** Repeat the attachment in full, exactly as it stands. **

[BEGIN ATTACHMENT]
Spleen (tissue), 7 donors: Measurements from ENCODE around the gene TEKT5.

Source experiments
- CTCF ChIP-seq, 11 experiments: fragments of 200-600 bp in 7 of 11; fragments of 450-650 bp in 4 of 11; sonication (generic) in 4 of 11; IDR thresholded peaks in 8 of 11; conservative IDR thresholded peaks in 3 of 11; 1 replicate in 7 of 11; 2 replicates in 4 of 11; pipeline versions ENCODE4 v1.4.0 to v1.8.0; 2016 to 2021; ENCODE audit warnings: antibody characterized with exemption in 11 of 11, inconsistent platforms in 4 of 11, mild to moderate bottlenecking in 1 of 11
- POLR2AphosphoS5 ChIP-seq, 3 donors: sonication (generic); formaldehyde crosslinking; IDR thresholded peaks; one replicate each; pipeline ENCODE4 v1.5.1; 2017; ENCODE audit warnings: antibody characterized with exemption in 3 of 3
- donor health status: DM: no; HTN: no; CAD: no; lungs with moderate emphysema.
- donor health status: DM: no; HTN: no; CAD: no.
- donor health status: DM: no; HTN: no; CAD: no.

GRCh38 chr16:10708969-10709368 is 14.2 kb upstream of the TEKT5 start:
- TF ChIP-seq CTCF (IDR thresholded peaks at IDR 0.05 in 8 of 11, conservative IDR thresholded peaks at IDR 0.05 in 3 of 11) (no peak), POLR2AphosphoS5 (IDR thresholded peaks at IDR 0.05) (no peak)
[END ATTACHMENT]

Spleen (tissue), 7 donors: Measurements from ENCODE around the gene TEKT5.

Source experiments
- CTCF ChIP-seq, 11 experiments: fragments of 200-600 bp in 7 of 11; fragments of 450-650 bp in 4 of 11; sonication (generic) in 4 of 11; IDR thresholded peaks in 8 of 11; conservative IDR thresholded peaks in 3 of 11; 1 replicate in 7 of 11; 2 replicates in 4 of 11; pipeline versions ENCODE4 v1.4.0 to v1.8.0; 2016 to 2021; ENCODE audit warnings: antibody characterized with exemption in 11 of 11, inconsistent platforms in 4 of 11, mild to moderate bottlenecking in 1 of 11
- POLR2AphosphoS5 ChIP-seq, 3 donors: sonication (generic); formaldehyde crosslinking; IDR thresholded peaks; one replicate each; pipeline ENCODE4 v1.5.1; 2017; ENCODE audit warnings: antibody characterized with exemption in 3 of 3
- donor health status: DM: no; HTN: no; CAD: no; lungs with moderate emphysema.
- donor health status: DM: no; HTN: no; CAD: no.
- donor health status: DM: no; HTN: no; CAD: no.

GRCh38 chr16:10708969-10709368 is 14.2 kb upstream of the TEKT5 start:
- TF ChIP-seq CTCF (IDR thresholded peaks at IDR 0.05 in 8 of 11, conservative IDR thresholded peaks at IDR 0.05 in 3 of 11) (no peak), POLR2AphosphoS5 (IDR thresholded peaks at IDR 0.05) (no peak)